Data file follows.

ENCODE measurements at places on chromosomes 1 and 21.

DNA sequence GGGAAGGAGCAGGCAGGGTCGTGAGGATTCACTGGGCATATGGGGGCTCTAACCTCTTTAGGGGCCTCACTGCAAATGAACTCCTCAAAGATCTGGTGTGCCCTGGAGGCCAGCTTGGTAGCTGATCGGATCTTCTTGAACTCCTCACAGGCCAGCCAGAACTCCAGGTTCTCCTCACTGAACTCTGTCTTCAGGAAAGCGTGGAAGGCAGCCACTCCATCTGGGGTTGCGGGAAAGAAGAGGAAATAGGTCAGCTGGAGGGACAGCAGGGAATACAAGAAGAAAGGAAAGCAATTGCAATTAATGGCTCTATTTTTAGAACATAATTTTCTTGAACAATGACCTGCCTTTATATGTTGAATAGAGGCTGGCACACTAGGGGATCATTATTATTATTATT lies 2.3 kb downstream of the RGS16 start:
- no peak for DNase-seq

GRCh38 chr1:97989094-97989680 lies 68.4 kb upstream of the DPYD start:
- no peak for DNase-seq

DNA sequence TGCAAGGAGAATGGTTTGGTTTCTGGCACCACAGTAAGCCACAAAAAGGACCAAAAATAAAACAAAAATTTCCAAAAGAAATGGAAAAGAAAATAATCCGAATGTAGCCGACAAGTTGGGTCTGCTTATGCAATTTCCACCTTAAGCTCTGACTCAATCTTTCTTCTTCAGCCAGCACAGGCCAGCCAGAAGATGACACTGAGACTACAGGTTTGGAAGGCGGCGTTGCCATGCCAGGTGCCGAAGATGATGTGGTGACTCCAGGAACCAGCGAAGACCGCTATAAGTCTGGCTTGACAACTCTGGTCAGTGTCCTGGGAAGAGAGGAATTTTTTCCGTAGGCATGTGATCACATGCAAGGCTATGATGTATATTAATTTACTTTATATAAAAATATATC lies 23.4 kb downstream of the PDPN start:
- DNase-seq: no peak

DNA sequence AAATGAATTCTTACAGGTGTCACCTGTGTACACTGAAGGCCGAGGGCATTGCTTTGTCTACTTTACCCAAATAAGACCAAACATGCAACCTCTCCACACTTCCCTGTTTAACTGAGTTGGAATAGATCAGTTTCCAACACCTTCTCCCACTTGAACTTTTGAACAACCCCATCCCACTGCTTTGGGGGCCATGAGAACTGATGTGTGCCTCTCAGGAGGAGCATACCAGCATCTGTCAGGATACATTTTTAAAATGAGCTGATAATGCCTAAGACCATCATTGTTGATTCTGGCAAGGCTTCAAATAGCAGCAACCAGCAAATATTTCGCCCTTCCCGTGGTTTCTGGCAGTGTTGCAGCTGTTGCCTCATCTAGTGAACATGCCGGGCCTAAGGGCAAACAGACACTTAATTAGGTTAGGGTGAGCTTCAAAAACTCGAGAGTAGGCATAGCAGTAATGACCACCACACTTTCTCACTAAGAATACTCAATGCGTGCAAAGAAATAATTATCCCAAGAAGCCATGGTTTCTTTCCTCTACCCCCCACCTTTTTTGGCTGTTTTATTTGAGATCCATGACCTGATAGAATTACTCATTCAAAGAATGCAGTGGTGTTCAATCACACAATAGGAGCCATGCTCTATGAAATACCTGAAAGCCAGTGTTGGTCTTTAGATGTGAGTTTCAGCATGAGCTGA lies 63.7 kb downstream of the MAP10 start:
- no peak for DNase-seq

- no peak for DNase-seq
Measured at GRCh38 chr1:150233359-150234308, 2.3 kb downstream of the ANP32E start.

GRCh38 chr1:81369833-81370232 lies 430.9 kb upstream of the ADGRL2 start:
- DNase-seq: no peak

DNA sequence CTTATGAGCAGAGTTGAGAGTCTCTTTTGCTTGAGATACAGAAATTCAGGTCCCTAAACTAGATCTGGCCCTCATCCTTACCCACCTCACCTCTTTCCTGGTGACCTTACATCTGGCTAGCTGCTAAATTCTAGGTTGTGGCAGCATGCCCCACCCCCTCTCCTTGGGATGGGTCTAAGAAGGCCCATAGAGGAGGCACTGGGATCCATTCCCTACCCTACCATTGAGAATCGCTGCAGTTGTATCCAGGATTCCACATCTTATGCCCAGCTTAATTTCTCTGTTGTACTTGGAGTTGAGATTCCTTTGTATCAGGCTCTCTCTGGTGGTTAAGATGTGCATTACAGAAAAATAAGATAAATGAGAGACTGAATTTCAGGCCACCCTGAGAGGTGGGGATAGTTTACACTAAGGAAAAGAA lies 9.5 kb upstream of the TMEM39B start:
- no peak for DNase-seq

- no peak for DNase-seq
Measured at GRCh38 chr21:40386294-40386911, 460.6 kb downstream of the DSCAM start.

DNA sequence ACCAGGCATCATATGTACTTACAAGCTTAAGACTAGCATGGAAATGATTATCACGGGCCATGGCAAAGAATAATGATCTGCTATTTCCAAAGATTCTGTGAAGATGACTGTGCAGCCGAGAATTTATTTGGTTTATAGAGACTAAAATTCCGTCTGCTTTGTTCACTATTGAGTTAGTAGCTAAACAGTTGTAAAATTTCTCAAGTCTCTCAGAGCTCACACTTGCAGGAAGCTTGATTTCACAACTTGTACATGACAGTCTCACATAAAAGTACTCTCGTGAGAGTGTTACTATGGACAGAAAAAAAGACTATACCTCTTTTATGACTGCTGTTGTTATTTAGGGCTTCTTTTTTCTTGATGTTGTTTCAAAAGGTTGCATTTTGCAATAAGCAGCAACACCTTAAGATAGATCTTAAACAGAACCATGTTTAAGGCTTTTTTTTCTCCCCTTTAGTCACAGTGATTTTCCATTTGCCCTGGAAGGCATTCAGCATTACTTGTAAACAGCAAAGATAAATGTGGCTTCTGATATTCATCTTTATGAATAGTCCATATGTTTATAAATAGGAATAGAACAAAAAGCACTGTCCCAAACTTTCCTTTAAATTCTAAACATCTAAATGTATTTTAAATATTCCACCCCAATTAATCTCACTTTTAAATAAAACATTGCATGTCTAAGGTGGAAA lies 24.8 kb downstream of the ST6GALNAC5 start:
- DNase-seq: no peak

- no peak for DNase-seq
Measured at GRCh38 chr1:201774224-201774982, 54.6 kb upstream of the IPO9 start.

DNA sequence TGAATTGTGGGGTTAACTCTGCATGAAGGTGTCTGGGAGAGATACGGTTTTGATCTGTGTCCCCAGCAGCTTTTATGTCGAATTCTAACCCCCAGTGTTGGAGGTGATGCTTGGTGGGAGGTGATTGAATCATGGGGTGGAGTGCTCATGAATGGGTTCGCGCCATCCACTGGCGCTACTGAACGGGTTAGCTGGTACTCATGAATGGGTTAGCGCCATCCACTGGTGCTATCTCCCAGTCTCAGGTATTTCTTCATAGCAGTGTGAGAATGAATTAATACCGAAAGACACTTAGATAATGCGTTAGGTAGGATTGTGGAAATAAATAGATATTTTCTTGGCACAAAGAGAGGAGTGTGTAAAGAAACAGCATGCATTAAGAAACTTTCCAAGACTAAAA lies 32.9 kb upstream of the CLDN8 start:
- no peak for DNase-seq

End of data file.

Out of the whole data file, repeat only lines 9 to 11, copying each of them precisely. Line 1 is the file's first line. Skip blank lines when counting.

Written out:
- no peak for DNase-seq

- no peak for DNase-seq
Measured at GRCh38 chr1:150233359-150234308, 2.3 kb downstream of the ANP32E start.